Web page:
All hail the goddess that is Chandra Mohanty tbh. Something every Western feminist needs to read, to make you feel bad about your life choices and then make new, better ones that better engage women from different cultures and society.
  • Chanatip
    At first, I found Feminism without Borders slightly unengaging because of its constant repetition of the same arguments and key theoretical concepts. However, after having finished it, I came to appreciate it a lot as an incredibly crucial project that bridges the two worlds of theory and activism that have been drifting apart from each other. In her book, Chandra Mohanty sets out to engage several theoretical frameworks with dominant Western, wh...
  • Solidarity
    Amazon Book DescriptionBringing together classic and new writings of the trailblazing feminist theorist Chandra Talpade Mohanty, Feminism without Borders addresses some of the most pressing and complex issues facing contemporary feminism. Forging vital links between daily life and collective action and between theory and pedagogy, Mohanty has been at the vanguard of Third World and international feminist thought and activism for nearly two decade...
  • Arda
    I had the pleasure to meet with Dr. Chandra Talpade Mohanty together with selected faculty and students on April 21, 2017 at Villanova University, and what followed was an interesting discussion on the pedagogy of dissent in the neoliberal space of higher education. What was profound in this discussion was how closely the institutionalization of managerial class and the production of knowledge tie together, and how they both connect with imperial...
  • Lilianna Gumberidze
    This book made me think Alice Paul was not so great. That those iron jawed angels were not so great. Bell Hooks speaks to the idea that all the women are white and all the blacks are men. And that black woman have been consistently devalued, overlooked, omitted. She talks about the feminist movement of the 60's and 70's. How the women's movement was the white women's movement. A desire for white woman to get on even ground with white men. She tal...
  • Haley
    Chandra Mohanty is one of my favorite theorists I've learned about in the past few months. Her work is really useful for understanding how to adequately situate yourself and your knowledge in local/global contexts and so avoid some of the white-centric or Eurocentric tendencies we easily fall into after being educated and socialized in certain ways. One of the most important features of her work is discussion about how to build solidarity across ...
  • Maggie Delano
    This book was interesting and provided an excellent critique of Western feminism and globalization, with recommendations for changes in feminist scholarship and practice that is anticapitalist and antiglobalization. While I appreciate her points, I found it ironic that her book is talking about creating a "feminism without borders" and yet her work is very theoretical and a challenging read. Her points are nuanced, as she discussed at much length...
  • Kate Walton
    Finally managed to finish this after first trying and failing in 2009 when I was doing Honours. This time around, I found it much easier to understand, although I still struggled with some bits. Mohanty's writing is unfortunately very dense when she is in academic mode, although her personal anecdotes are written much more casually. This is a tough book to get through and requires much concentration, but contains many useful points throughout.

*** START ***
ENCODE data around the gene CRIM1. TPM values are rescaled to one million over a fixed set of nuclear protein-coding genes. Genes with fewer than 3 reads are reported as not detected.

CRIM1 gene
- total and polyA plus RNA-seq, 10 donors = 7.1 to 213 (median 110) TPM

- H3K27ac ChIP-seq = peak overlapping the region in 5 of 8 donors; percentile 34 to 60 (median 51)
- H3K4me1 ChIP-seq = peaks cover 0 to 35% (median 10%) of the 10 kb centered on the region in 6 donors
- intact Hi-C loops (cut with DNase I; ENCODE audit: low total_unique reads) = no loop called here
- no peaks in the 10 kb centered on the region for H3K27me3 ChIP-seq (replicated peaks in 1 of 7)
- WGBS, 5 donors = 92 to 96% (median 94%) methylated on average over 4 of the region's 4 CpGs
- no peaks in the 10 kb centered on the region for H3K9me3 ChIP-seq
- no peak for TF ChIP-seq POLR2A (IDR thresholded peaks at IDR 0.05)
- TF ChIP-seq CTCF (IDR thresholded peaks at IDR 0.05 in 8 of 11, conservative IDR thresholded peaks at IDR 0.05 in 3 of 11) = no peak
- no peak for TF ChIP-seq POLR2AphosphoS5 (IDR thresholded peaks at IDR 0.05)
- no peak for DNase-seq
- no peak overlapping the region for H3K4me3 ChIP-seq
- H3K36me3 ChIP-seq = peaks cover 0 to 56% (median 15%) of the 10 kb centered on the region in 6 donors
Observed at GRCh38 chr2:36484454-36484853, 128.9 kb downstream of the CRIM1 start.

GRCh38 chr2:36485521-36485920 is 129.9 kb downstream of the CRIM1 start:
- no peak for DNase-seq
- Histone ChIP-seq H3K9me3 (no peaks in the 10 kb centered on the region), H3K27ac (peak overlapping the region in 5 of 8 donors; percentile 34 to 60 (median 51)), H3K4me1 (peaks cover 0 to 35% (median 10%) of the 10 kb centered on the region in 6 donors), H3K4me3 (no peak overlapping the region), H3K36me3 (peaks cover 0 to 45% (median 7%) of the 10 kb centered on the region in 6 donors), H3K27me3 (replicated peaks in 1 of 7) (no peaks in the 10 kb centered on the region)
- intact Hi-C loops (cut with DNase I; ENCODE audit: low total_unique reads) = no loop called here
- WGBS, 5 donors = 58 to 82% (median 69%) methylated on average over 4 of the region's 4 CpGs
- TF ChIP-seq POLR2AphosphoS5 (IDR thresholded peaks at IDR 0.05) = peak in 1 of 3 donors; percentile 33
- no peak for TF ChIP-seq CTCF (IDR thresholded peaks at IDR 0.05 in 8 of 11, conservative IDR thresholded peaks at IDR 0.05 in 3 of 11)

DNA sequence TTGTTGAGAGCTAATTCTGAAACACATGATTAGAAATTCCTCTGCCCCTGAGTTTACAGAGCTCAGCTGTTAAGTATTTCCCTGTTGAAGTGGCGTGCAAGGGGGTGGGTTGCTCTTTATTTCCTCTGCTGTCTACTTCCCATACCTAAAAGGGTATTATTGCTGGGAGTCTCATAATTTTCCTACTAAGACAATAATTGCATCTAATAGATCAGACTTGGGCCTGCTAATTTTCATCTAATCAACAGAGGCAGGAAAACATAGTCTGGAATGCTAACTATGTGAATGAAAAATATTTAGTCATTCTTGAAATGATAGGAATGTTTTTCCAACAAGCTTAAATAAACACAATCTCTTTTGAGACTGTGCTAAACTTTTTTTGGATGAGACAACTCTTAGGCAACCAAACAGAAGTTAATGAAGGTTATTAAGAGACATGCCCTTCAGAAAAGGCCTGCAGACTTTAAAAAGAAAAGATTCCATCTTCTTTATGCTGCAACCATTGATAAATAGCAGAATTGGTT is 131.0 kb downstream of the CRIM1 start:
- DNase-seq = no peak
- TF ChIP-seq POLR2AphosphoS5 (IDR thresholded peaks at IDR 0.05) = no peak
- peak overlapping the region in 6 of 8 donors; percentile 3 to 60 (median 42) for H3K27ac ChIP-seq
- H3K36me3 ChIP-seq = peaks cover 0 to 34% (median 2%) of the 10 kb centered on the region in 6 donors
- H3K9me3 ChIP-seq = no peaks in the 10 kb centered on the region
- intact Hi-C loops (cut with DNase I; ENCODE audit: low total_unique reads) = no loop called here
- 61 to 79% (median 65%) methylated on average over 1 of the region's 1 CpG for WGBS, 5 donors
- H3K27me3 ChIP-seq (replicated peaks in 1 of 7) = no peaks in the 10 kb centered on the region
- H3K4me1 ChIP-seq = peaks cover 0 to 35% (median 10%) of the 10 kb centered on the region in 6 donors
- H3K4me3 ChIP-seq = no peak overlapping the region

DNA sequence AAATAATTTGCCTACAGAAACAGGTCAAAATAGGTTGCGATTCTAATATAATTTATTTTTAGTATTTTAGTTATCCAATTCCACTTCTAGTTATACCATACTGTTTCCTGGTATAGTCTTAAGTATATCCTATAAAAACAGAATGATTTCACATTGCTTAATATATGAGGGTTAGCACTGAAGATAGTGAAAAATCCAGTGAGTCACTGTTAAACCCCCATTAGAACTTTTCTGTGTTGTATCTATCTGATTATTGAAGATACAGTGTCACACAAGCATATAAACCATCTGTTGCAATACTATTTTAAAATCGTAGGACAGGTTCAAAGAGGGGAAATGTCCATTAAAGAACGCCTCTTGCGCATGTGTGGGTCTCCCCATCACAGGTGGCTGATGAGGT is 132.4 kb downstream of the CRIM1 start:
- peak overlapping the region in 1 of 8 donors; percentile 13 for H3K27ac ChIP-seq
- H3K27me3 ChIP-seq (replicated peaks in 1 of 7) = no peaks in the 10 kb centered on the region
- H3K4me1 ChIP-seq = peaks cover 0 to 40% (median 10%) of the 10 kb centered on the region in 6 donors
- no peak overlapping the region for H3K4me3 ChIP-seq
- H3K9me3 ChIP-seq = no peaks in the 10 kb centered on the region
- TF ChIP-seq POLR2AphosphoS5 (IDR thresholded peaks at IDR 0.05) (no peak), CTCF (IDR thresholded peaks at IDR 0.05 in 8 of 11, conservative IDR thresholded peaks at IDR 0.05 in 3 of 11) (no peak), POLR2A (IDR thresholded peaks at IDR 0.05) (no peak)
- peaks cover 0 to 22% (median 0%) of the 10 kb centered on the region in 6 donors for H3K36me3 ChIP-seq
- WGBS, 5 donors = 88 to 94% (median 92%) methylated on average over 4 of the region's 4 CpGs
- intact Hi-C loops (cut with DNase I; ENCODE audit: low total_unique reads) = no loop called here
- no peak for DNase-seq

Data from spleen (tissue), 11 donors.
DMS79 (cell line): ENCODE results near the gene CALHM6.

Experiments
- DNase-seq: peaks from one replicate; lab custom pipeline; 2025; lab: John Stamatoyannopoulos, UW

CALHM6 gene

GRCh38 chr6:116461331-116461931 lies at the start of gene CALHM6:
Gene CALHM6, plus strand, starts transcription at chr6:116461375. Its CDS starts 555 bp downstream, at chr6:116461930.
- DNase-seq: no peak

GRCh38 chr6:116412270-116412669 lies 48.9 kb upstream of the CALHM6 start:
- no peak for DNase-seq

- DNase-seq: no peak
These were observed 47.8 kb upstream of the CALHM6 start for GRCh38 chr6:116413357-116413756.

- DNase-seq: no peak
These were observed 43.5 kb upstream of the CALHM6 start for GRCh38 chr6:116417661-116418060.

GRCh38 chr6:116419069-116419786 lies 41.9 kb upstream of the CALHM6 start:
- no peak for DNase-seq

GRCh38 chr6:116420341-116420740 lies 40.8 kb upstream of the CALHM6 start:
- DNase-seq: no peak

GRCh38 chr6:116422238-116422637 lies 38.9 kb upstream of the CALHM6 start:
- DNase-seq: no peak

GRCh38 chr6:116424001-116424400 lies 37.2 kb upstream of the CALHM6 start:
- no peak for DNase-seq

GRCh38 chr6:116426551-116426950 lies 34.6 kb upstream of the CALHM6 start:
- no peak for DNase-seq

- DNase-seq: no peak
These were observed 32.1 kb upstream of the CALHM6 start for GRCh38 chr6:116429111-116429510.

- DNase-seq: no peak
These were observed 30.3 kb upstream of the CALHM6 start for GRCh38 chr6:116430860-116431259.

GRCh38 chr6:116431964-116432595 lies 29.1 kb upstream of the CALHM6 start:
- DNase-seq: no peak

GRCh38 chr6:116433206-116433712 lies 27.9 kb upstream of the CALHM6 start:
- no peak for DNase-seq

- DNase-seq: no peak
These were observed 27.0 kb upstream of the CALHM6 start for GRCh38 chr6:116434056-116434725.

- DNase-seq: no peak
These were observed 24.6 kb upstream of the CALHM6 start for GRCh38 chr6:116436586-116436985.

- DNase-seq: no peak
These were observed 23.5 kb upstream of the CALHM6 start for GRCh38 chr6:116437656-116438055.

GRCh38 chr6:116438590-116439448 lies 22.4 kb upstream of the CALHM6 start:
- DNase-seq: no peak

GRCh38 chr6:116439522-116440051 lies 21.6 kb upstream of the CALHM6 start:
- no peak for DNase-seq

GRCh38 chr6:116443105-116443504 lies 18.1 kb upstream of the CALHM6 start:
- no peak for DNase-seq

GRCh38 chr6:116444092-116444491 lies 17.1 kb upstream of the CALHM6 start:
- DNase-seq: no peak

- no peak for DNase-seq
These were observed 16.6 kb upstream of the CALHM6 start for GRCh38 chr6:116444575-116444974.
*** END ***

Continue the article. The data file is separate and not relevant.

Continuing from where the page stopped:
• Ghaida Moussa
    Mohanty has always been a strong influence in my work. This book offers a revised version of Under Western Eyes, and discusses the possibilities and limits to solidarity in the current political economy through a postcolonial feminist and anticapitalist lens. It can be quite heavy in writing, but remains an important work.
  • Harper
    I read an essay out of this book. Maybe I need to give it more of a try. It bored me to tears. It's really, really academic in the language it uses. A big turn off for me. I'm smart but I don't have to prove it by reading asoteric feminist theory.
  • Monica
    I had two weeks to read this book and I am not sure I gained a whole lot. The title sounds a lot better than the book was in my opinion. It talked more about non-Western views of feminism and I had trouble connecting current issues with the author's point of view.
  • Katya
    I read this book when I was just beginning my education in feminism making it an extremely difficult read at the time. Warning: it's not light reading and I revisited recently and still have trouble with some parts of this academic text.
  • Libia
    International Feminism. The author brings theory as well as her experience as an India woman navigating life between the United Stares and India " through Western eyes."Looking at sex, gender, identity and politics/economics.
  • Simon
    The central argument is an exercise in circumlocution. The author embraces the concepts she criticizes in Western feminists. I'm finding that circumlocutory illogic is common in post-colonial studies.
  • Nalim
    "Mohanty's probing and provocative analyses of key concepts in feminist thought—"home," "sisterhood," "experience," "community"—lead the way toward a feminism without borders, a feminism fully engaged with the realities of a transnational world."
  • kacie
  • Polly
    Love it